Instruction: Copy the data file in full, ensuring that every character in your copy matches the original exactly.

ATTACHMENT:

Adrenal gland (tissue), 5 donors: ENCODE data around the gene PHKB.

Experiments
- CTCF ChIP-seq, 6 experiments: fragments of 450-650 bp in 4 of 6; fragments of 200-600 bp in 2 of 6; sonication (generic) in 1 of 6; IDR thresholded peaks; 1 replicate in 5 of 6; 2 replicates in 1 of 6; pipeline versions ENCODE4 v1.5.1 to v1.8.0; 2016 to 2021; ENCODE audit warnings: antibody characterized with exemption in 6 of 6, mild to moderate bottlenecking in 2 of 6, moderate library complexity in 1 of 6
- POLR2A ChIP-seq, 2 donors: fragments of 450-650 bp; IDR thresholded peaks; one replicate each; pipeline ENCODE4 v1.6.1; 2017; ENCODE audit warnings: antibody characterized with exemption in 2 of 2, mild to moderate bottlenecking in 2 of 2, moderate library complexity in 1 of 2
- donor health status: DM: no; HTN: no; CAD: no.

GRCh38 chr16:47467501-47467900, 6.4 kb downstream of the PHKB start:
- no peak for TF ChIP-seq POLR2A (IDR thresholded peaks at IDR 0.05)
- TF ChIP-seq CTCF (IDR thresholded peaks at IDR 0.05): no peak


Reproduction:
Adrenal gland (tissue), 5 donors: ENCODE data around the gene PHKB.

Experiments
- CTCF ChIP-seq, 6 experiments: fragments of 450-650 bp in 4 of 6; fragments of 200-600 bp in 2 of 6; sonication (generic) in 1 of 6; IDR thresholded peaks; 1 replicate in 5 of 6; 2 replicates in 1 of 6; pipeline versions ENCODE4 v1.5.1 to v1.8.0; 2016 to 2021; ENCODE audit warnings: antibody characterized with exemption in 6 of 6, mild to moderate bottlenecking in 2 of 6, moderate library complexity in 1 of 6
- POLR2A ChIP-seq, 2 donors: fragments of 450-650 bp; IDR thresholded peaks; one replicate each; pipeline ENCODE4 v1.6.1; 2017; ENCODE audit warnings: antibody characterized with exemption in 2 of 2, mild to moderate bottlenecking in 2 of 2, moderate library complexity in 1 of 2
- donor health status: DM: no; HTN: no; CAD: no.

GRCh38 chr16:47467501-47467900, 6.4 kb downstream of the PHKB start:
- no peak for TF ChIP-seq POLR2A (IDR thresholded peaks at IDR 0.05)
- TF ChIP-seq CTCF (IDR thresholded peaks at IDR 0.05): no peak